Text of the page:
So, after the universe becomes nothing but disconnected particles, what happens next? Well, some have theorized that this Big Rip could lead to another Big Bang, pointing to another idea that the universe itself could be cyclical processes of destruction and creation. But, again, the good news is that you do not have to worry about any of this at the moment, for at least another couple billion years or so.  

The universe could freeze in its tracks 

Also known as Heat Death, The Big Freeze is another way the Universe could end in the next couple of billion years and things are not pretty. In fact, out of all the scenarios presented on this list, it is one of the most widely accepted models of the ending of our universe.

In stark contrast to something like the Big Rip or Big Crunch, The Freeze centers around the basic ideas behind entropy. Our massive isolated system, i.e., the Universe, will have its entropy continuously increase until it reaches a maximum value. On this fateful day, the heat in our universe will completely be distributed, allowing no room for usable energy.

In short, the universe would stop moving (or move very slowly); hence the term freeze, with supplies of gas spread so thin that stars could form in this new endless void. It is almost like stretching a piece of cloth to the point that it cannot stretch anymore, still able to expand at tiny, incremental amounts.

Our universe would move from order to disorder. Basically, this scenario creates a period in which all matter in the universe continues to expand foreve.r with all matter eventually reaching a final uniform state.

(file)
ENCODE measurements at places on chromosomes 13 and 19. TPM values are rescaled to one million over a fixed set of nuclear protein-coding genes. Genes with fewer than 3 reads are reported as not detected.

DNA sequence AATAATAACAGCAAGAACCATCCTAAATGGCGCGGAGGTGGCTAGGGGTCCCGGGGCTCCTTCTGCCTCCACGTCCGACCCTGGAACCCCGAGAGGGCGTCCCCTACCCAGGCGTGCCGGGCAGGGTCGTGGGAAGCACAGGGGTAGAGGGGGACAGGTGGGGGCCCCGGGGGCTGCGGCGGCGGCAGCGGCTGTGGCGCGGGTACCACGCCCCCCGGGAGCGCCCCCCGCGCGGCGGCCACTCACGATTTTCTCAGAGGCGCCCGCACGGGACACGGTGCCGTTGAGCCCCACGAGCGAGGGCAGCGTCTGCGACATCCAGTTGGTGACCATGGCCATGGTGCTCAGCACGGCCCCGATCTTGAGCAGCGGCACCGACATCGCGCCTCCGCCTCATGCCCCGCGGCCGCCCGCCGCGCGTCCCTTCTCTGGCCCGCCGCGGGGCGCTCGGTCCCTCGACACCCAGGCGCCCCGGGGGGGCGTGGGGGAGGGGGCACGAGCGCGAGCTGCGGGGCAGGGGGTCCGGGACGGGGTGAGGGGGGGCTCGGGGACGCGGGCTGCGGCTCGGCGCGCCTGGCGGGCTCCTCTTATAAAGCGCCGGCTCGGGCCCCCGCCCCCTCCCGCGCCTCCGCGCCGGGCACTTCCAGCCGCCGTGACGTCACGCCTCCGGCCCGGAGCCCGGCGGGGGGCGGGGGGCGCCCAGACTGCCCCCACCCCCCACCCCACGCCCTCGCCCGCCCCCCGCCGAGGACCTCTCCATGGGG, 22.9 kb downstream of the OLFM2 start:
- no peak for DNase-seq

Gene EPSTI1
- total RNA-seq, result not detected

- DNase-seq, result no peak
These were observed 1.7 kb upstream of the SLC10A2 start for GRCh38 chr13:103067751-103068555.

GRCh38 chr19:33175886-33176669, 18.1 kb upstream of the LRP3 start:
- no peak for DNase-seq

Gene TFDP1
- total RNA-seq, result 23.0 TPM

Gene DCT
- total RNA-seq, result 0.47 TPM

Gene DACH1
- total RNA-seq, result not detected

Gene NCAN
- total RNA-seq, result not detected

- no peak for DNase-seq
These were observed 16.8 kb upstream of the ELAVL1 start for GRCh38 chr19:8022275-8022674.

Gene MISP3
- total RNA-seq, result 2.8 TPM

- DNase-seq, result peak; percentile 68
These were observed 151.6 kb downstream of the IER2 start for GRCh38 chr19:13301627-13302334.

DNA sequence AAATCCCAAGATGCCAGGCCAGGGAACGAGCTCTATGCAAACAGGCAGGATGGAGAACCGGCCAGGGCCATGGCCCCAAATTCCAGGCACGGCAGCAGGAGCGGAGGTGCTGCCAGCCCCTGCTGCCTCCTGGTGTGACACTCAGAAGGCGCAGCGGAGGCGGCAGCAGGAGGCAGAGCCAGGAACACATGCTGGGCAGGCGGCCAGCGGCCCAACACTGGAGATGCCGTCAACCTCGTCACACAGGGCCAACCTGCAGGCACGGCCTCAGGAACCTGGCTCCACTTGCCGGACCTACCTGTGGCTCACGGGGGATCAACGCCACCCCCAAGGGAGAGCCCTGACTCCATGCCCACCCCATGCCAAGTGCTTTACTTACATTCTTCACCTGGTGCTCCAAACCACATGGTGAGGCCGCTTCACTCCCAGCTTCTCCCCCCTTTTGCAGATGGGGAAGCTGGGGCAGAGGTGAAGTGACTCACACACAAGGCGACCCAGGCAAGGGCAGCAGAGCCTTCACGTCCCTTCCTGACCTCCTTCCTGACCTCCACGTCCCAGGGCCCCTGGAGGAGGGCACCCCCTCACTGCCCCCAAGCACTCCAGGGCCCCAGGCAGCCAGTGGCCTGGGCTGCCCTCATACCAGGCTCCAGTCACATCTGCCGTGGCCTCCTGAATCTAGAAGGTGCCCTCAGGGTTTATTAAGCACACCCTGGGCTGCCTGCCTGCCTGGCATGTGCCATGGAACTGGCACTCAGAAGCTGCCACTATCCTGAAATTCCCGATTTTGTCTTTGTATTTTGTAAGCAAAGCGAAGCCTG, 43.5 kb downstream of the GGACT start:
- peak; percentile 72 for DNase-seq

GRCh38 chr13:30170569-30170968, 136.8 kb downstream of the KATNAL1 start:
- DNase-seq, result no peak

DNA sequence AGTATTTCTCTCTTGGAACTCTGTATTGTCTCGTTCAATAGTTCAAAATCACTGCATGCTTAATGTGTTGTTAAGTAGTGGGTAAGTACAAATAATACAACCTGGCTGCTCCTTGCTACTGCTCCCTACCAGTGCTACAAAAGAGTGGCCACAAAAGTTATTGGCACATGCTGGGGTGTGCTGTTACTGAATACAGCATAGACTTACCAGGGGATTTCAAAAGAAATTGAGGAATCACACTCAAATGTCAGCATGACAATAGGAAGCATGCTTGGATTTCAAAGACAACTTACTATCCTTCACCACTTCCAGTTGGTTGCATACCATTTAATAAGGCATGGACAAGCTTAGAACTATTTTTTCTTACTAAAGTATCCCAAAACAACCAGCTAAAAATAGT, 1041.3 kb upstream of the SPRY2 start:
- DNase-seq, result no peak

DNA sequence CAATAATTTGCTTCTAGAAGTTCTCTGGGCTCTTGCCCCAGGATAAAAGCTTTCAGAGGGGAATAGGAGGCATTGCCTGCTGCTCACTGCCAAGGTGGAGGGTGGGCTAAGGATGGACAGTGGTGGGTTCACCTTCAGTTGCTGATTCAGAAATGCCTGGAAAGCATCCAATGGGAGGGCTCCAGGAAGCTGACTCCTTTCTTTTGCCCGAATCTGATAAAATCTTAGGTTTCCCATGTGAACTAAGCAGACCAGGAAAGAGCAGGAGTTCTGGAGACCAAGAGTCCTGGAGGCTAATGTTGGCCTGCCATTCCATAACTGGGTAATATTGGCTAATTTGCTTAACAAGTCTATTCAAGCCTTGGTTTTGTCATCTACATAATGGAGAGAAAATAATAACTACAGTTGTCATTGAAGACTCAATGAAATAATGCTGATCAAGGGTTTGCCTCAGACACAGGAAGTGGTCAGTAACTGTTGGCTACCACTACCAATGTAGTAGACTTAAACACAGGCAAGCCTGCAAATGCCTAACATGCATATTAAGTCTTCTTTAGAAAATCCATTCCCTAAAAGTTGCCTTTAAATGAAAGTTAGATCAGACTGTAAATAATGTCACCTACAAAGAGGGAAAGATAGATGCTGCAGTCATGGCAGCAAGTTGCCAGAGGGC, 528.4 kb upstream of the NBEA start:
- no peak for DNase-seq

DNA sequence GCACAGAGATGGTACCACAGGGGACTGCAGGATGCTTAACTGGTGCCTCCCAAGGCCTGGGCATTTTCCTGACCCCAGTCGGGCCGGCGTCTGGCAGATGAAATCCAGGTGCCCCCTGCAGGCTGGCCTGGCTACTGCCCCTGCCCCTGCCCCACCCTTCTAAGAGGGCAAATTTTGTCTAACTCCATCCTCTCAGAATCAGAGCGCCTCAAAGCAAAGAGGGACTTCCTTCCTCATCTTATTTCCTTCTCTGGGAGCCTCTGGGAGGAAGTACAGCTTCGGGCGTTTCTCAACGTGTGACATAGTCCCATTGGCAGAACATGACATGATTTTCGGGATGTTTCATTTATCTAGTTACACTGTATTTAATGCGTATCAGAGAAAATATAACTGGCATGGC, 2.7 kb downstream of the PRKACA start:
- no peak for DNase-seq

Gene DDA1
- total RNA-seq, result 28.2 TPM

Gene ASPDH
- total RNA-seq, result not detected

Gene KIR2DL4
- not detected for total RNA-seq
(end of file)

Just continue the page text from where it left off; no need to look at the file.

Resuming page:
The universe could collapse 

On the opposite end of the spectrum, the Universe could go on to collapse in on itself. Let’s go back to our balloon idea. Rather than popping and tearing itself apart, the balloon would deflate shrinking to its original point of origin. This is basically what would happen during the Big Crunch. 

In this situation, gravity becomes the dominant force with the Universe reaching a point in which it stops expanding forever and starts to decrease over time. So, what would this lead to? Complete and utter chaos. Stars, planets, other celestial objects, even other galaxies would collide with each other, causing a very violent end to our universe, imploding the universe back into a singularity.

Researchers from the University of Denmark do not have any good news regarding this theory, as this process of implosion phase transition could already be happening in our universe. Described as a process that is similar to the way water turns into steam, the researchers from Denmark describe this process in an article published in the Journal of High Energy Physics.

As mentioned in the paper, "The phase transition will start somewhere in the universe and spread from there. Maybe the collapse has already started somewhere in the universe, and right now it is eating its way into the rest of the universe. Maybe a collapse is starting right now right here. Or maybe it will start far away from here in a billion years.

The good news is that the latest research has pointed to the universe expanding at an accelerated rate, from a cosmological standpoint, we have no reason to fully suspect a collapse yet, with some of the same minds at the University of Denmark echoing the same sentiment

How will the universe go? 

Since researchers are still trying to understand various aspects of our universe, it is still hard to predict with absolute certainty which one of the scenarios will happen. The properties behind dark energy in our universe could eventually help researchers gain a better understanding of the inevitable end of our universe. Nevertheless, in most cases, you have a couple billion more years of life. What theories about the end of the universe freak you out? Leave your comments below.